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Transformation of consumer buying behaviour – Utilitarian shopping vs Hedonic shopping

, April 29, 2022, 0 Comments

transformation-consumer-shopping-behaviour-marketexpress-inCovid 19 pandemic has changed our way of life unpredictably. Consumer buying behaviour towards necessities and non-necessities has been impacted differently by the two-year prolonged pandemic situation.

Spending patterns of an individual in both categories got influenced by the income uncertainties, personal traits, perceived economic stability and psychological status of the consumers. Anxiety, fear, lack of social gathering, short and long term full or partial lockdowns, closure of office spaces etc. severely impacted our way of shopping, what we buy, how frequently and where we buy. The influences of the Covid 19 pandemic on our consumption and purchase patterns are discussed here. For example, some products like cosmetics were hardly purchased by consumers in the last two years whereas OTT subscriptions had multifold incremental growth. The impact of the pandemic on consumer behaviour was different in utilitarian shopping and hedonic buying.

Utilitarian vs Hedonic shopping

While buying utilitarian goods, the buyer acts as a rational decision-maker and wants to maximize utilities and tangible benefits. Convenience, variety and affordability are the primary motives in utilitarian shopping and researchers have described the utilitarian buying process as a logical problem-solving activity. Purchase of most of the necessary items comes under this category of shopping.  Hedonic shopping acts as an excitement arousal shopping experience, often occurring for high involvement products, mostly purchased on impulse.

Impact of the Covid 19 pandemic on utilitarian shopping

During the Covid period, consumer expenditure on the necessary items was increased especially in the categories of grocery items, wellness, hygiene products and pharmaceutical products. Expecting sudden lockdown panic buying of groceries, staples, household items, cleaning products and CPG items was observed at multiple periods over the last two years.  Higher expenditure on all the above categories has resulted in consumption-led growth in both urban and rural India. Consumers mostly preferred trusted brands to purchase those items, though local and private brands also found space in the consumer basket. Either very large or very small packages were sold in both online and physical stores. Since on-the-go consumption has declined due to restricted movement and safe shopping, e-commerce is embraced by people and the growth of the e-commerce industry has accelerated multifold in the past two years. Many retailers opted for Omni channel presence, changed store layouts, offered longer store operating hours and provided a safe hygienic store environment. At the same time, Kirana stores selling grocery items did good business due to their proximity to residential places. Packaging, especially hygiene packs, was valued by consumers and acted as a differentiator for many CPG goods. McKinsey has reported that there has been a decrease in the frequency of shopping, the density of shoppers and a decrease in customer satisfaction. Brand loyalty was at stake as many times customers were forced to try new products due to supply chain disruption.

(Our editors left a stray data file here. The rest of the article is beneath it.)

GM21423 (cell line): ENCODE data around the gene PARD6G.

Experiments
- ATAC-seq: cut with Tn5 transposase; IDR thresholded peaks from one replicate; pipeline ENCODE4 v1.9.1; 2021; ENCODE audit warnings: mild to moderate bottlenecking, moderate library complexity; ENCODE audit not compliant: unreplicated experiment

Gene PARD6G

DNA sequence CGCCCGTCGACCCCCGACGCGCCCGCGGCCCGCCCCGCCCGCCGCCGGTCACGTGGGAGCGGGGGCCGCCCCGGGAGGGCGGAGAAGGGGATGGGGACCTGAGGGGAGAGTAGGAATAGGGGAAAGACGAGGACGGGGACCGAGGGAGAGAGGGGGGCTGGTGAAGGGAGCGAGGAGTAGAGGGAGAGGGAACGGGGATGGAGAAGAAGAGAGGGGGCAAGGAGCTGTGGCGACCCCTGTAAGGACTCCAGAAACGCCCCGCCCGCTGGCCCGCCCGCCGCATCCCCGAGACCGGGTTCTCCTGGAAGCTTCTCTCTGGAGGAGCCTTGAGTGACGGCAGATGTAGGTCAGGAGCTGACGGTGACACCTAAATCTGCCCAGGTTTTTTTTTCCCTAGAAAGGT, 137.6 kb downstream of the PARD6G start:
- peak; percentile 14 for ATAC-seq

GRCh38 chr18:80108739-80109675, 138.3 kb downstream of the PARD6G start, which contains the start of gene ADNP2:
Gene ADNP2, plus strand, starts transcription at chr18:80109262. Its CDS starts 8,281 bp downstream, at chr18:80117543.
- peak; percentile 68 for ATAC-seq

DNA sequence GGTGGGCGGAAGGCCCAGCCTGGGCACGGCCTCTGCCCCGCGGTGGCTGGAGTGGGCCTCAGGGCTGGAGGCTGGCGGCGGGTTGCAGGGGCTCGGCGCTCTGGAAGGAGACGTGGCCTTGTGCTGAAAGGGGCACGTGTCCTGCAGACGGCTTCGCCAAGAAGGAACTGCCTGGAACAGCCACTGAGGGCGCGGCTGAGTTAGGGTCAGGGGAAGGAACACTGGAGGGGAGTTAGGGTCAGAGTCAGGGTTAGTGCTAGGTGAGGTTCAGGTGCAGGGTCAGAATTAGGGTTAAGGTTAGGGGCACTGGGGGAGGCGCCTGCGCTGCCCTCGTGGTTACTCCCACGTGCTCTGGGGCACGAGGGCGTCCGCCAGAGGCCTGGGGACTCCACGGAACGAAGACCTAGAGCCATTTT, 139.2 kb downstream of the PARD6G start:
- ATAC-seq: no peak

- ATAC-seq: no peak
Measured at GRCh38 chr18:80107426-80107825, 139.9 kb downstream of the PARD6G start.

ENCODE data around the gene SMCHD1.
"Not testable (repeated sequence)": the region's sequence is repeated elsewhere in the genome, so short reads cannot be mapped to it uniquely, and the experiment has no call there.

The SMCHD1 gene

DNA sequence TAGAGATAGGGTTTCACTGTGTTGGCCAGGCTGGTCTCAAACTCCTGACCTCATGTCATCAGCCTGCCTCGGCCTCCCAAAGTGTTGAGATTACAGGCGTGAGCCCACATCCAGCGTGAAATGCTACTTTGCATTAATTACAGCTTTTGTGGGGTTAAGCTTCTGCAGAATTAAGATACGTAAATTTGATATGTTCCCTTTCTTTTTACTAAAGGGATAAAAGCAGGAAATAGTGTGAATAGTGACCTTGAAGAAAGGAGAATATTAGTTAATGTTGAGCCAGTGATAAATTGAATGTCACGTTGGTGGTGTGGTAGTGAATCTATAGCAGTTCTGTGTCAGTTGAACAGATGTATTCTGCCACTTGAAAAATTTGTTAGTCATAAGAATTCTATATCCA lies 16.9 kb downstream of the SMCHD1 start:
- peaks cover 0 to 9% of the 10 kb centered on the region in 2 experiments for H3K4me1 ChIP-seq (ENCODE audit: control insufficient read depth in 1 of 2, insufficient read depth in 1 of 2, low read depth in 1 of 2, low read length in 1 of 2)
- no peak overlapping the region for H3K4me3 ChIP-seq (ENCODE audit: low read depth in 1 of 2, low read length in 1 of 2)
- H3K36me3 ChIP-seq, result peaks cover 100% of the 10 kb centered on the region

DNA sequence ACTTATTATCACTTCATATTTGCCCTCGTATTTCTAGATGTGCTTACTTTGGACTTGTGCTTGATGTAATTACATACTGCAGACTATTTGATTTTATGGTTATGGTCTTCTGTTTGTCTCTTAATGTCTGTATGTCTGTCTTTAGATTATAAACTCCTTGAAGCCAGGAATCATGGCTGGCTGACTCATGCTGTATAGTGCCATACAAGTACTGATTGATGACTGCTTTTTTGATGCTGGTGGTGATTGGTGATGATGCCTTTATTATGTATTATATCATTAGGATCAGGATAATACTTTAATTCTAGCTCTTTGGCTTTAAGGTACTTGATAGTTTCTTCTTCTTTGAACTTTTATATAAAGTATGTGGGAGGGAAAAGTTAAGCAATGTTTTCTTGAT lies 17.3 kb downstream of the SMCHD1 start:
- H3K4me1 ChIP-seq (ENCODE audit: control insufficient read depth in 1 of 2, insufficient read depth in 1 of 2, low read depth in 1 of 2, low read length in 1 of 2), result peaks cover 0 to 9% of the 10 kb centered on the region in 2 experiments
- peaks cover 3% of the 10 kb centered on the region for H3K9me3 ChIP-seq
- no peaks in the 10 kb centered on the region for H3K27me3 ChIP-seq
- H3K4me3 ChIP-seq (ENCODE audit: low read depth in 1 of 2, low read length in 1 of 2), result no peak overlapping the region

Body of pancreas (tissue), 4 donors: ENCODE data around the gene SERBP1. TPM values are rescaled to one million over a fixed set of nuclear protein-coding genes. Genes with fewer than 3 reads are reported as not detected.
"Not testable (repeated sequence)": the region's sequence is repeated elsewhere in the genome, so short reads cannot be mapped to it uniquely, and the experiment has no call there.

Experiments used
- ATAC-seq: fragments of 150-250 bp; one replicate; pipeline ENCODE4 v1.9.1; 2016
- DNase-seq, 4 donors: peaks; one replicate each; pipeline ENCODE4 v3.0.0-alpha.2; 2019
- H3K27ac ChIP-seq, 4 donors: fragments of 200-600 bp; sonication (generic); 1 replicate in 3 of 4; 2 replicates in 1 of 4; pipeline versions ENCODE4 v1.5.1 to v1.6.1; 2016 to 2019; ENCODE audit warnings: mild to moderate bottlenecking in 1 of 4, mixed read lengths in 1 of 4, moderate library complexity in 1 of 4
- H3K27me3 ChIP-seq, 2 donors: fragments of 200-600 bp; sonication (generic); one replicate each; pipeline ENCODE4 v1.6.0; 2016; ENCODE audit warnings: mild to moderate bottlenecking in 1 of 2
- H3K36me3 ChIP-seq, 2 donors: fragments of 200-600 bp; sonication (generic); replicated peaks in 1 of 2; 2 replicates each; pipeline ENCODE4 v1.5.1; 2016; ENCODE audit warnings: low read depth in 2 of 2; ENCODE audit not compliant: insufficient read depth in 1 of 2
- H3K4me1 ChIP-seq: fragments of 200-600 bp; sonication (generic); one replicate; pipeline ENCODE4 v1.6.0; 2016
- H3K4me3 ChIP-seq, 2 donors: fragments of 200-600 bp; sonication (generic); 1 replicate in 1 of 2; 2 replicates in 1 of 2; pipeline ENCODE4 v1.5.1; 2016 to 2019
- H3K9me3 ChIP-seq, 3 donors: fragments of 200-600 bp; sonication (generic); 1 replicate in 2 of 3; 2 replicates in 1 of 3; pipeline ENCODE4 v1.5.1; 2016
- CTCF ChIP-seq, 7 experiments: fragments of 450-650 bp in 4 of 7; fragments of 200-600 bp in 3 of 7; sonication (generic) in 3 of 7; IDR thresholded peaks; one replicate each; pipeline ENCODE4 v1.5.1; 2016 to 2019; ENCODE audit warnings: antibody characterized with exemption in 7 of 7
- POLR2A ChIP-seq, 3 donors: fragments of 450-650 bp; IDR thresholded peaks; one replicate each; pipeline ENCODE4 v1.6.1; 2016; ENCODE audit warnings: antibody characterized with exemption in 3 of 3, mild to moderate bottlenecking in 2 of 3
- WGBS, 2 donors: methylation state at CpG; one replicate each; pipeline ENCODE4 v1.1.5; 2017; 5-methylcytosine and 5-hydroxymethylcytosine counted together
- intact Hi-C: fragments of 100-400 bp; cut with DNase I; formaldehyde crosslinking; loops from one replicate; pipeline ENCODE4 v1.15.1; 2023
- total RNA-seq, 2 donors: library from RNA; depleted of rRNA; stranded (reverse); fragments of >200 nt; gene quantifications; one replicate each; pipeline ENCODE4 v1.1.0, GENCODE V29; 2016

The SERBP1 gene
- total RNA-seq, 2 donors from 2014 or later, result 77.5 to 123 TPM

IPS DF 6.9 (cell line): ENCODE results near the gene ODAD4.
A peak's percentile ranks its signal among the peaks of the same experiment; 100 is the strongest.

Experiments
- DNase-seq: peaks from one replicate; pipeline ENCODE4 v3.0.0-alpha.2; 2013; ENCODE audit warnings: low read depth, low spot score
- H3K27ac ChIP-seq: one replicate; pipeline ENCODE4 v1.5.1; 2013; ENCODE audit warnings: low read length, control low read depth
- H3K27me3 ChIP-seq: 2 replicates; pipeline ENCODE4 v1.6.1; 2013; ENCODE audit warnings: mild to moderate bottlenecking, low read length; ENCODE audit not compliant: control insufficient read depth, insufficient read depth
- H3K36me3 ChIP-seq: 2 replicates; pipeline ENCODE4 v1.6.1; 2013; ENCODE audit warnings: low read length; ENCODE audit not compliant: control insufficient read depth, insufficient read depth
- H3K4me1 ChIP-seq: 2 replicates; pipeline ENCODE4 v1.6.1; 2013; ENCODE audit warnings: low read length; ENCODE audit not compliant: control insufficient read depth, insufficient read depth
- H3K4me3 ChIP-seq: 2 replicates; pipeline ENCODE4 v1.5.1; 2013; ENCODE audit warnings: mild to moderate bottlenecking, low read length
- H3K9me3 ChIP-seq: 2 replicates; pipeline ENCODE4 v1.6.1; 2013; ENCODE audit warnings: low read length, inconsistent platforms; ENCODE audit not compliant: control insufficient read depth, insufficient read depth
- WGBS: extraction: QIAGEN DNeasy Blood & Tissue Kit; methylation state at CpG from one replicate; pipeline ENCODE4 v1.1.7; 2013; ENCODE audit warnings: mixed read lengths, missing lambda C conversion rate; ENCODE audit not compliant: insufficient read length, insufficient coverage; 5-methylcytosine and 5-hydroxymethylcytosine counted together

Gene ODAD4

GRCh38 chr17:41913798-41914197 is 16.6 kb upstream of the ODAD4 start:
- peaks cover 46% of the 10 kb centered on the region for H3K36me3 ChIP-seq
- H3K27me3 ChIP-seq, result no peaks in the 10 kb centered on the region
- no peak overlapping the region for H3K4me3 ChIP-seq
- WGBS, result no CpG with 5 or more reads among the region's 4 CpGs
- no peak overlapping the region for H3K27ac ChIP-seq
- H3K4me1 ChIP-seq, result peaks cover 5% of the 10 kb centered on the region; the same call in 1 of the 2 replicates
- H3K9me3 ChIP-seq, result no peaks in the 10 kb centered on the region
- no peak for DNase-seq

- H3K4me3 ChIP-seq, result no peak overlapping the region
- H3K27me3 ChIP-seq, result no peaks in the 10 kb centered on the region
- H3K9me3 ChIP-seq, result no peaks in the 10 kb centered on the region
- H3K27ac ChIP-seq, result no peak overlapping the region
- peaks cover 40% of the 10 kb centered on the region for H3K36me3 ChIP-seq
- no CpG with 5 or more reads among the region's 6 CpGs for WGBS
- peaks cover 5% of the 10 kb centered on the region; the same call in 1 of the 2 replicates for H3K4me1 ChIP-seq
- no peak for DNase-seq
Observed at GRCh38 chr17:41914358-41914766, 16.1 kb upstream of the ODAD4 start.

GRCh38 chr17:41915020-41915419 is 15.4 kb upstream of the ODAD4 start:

Hedonic shopping

Consumers responded to the pandemic in a variety of ways- the majority were anxious and reduced the purchase of hedonic goods. Some consumers took the crisis in a normal way and remained indifferent. Psychological orientation, perceived economic uncertainties and personal mental stability acted as negative influencers in the purchase of hedonic products.  Many of them restricted their purchases only to necessary items and frugal spending on hedonic products resulted in a decline in discretionary spending. Fashion products, apparel, and cosmetics which are normally bought as hedonic shopping products showed negative growth. Restrictions in social gatherings like weddings, cultural events, absence of physical workplaces and tours acted strongly as negative influencers for hedonic purchases. Due to lockdowns, and the closure of malls and stores, consumers who usually enjoy shopping and mostly engage in impulse buying refrained from buying hedonic non-necessity goods. Contrary, for a small segment of customers, the covid crisis even influenced the purchase of hedonic products in a positive manner. They spent more on hedonic shopping mainly on digital shopping platforms due to multiple reasons like defending boredom, restoring the sense of self and alleviating the state of anxiety and stress. 

A plethora of research and discussion is being conducted to analyse whether the emerging changes in consumer behaviour due to the Covid crisis are temporary or permanent. Research indicates that normally it takes about 66 days to form a new habit.  People adopt a new habit relatively quickly if that does not differ much from existing routine behaviour and the new experience is rewarded by incremental value. Consumer behaviour is a complex phenomenon and is shaped by people, places, culture and time. Due to multiple waves of the pandemic, consumers are exposed to newer influences and adapted to the new behavioural patterns for a prolonged period of 2 years. Further study is needed to anticipate and analyse whether the covid 19 induced behavioural changes are temporary or permanent.